Are technical centers (ATCs) are a reflection of their state policy context and local communities. Learn about the reach, footprint and policy context for ATCs in five states. The variation among these states is vast, but they all share a commitment to leveraging their ATCs to serve learners on their pathway to earning meaningful credentials of value, thus contributing to meeting the state’s postsecondary attainment goal.
Delaware’s creation of intentional roles for ATCs in their state’s workforce development and postsecondary systems provide an effective model for postsecondary alignment of ATCs and elevating employer connections statewide.
Florida’s Technical Colleges
Florida’s area’s technical centers, known as technical colleges, solely serve postsecondary and adult learners, equipping learners with skills through short-term credentialing programs, which provides a unique lens into the role of ATCs in postsecondary attainment.
Ohio’s Technical Centers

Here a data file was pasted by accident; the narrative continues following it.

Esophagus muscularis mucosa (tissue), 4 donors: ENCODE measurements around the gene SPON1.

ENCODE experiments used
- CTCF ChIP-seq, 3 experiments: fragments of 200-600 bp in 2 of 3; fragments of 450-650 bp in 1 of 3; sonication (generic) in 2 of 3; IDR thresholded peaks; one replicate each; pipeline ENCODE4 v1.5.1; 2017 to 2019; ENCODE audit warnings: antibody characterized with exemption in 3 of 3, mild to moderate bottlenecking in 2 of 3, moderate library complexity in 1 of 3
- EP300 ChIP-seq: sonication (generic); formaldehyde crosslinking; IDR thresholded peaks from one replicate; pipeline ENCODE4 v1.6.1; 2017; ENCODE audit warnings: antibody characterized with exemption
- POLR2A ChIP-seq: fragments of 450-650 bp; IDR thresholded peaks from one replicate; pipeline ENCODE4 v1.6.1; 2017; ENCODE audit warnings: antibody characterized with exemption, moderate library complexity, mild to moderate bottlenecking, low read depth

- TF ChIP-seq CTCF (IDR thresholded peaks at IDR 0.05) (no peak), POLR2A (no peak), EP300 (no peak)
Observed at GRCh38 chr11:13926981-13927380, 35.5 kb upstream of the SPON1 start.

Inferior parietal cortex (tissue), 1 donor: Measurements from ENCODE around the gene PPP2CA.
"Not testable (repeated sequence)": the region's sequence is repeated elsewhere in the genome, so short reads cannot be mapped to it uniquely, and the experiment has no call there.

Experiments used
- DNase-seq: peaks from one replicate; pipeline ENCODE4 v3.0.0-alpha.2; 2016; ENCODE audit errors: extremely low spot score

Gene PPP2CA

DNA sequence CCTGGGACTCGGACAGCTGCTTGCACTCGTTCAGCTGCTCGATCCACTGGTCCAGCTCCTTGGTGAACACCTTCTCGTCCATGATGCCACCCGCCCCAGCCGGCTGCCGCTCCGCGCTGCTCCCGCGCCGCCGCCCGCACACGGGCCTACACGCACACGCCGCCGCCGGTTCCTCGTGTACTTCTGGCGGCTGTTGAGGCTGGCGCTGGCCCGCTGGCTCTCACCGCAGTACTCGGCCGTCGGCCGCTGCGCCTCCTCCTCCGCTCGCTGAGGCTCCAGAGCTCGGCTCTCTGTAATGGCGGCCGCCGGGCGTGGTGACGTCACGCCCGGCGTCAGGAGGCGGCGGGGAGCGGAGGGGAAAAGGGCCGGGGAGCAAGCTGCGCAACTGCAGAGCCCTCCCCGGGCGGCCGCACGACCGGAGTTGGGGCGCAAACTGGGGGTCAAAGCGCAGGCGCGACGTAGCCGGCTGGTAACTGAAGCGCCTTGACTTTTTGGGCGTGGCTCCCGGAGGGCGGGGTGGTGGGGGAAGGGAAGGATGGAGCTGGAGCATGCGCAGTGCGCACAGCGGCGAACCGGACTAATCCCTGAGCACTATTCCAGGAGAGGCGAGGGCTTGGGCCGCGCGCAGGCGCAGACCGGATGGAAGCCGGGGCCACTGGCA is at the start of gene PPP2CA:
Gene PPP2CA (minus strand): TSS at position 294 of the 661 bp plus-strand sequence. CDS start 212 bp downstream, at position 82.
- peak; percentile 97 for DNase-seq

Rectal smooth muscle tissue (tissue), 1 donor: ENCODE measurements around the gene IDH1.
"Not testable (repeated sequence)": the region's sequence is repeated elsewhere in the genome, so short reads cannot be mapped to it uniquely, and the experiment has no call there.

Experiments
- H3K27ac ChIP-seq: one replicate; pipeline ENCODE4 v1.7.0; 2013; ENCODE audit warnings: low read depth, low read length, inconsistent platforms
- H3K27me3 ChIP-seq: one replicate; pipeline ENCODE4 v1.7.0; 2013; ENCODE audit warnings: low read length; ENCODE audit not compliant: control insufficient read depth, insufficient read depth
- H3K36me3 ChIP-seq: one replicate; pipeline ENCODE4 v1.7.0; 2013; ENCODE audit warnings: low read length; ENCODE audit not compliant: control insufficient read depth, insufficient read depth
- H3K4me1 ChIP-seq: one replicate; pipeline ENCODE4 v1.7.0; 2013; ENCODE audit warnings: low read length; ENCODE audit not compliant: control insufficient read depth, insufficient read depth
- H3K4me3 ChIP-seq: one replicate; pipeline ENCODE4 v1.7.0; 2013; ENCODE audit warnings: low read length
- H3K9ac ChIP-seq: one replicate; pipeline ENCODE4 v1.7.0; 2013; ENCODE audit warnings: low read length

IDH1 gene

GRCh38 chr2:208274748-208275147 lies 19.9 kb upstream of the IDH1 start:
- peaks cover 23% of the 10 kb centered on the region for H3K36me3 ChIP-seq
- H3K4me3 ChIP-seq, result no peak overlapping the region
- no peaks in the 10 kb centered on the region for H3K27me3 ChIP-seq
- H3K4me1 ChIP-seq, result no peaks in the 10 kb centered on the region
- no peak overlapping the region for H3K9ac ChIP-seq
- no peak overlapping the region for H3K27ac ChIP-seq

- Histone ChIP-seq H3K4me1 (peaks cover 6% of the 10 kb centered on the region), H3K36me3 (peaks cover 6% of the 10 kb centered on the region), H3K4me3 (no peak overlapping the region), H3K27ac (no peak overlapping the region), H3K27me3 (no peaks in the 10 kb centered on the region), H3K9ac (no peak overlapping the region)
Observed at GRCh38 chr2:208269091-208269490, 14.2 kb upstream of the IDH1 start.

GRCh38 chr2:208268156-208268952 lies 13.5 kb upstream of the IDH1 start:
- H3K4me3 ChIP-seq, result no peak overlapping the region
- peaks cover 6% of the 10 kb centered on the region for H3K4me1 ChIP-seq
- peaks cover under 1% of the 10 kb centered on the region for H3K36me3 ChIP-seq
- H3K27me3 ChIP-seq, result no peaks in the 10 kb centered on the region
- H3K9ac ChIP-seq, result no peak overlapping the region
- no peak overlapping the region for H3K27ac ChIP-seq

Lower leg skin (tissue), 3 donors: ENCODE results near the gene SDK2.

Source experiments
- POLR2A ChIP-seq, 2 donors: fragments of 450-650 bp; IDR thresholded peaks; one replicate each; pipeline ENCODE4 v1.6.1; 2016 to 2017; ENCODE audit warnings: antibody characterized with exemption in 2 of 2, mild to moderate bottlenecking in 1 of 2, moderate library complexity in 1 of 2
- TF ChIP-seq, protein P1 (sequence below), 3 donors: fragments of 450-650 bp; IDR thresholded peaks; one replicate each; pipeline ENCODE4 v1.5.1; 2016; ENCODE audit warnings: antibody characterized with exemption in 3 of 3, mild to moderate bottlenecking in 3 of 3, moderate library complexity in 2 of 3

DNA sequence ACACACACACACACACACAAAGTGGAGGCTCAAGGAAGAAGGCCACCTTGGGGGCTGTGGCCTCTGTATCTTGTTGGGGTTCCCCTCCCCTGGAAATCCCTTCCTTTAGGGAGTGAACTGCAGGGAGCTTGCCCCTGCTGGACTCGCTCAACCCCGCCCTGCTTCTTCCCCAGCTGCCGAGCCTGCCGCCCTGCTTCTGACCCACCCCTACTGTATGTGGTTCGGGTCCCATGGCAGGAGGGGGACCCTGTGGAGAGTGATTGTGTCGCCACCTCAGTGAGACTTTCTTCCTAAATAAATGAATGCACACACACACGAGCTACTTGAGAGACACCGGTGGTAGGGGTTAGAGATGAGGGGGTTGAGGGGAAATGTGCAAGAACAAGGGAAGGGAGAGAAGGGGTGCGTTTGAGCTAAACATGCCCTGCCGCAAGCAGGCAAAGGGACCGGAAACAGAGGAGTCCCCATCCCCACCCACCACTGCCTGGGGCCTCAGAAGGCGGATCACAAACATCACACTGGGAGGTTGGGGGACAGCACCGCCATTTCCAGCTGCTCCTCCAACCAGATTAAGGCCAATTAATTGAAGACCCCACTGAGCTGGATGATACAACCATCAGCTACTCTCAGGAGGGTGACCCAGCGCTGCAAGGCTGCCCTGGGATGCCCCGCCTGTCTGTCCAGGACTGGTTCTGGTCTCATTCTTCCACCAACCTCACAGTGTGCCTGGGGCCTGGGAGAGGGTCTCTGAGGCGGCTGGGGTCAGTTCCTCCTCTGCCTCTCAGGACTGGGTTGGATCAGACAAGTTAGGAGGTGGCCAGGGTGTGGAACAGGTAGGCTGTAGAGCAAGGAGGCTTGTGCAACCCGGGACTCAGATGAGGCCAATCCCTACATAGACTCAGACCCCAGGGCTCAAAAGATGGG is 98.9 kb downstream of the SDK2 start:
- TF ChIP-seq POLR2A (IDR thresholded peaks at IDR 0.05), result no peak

Ohio’s ATCs, known as Ohio technical centers, provide an effective blueprint for tackling the interconnected alignment issues of articulation, transfer and integration with state workforce initiatives to benefit learners.
Oklahoma’s Technology Centers
Oklahoma’s area technical centers, known as technology centers, demonstrate the benefits of an effective balance of state and local oversight that remains nimble to local learner and employer needs while also advancing state workforce development and attainment goals.
Utah’s Technical Colleges
Utah’s area technical centers, known as technical colleges, demonstrate the potential of ATCs when elevated in state policy to improve student outcomes and postsecondary alignment to advance state attainment goals.
Download the Full Report
There are more area technical centers (ATCs) in the United States than there are community colleges. Despite their prevalence, ATCs are not well understood and, as a result, are often overlooked in wider discussions and decisions regarding postsecondary education and workforce development. These under-utilized public institutions can and should be better leveraged to help more learners equitably access and attain postsecondary education and related credentials of value. Doing so will help close skill and equity gaps and ensure that more Americans have the skills, competencies and credentials they need for future career success and economic prosperity. This report examines these under-studied and under-utilized public assets.